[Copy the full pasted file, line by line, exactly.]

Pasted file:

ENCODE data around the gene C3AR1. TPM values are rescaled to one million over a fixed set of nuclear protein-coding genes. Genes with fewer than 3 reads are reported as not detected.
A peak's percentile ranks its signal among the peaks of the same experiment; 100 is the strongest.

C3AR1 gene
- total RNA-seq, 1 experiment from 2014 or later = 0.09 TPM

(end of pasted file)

ENCODE data around the gene C3AR1. TPM values are rescaled to one million over a fixed set of nuclear protein-coding genes. Genes with fewer than 3 reads are reported as not detected.
A peak's percentile ranks its signal among the peaks of the same experiment; 100 is the strongest.

C3AR1 gene
- total RNA-seq, 1 experiment from 2014 or later = 0.09 TPM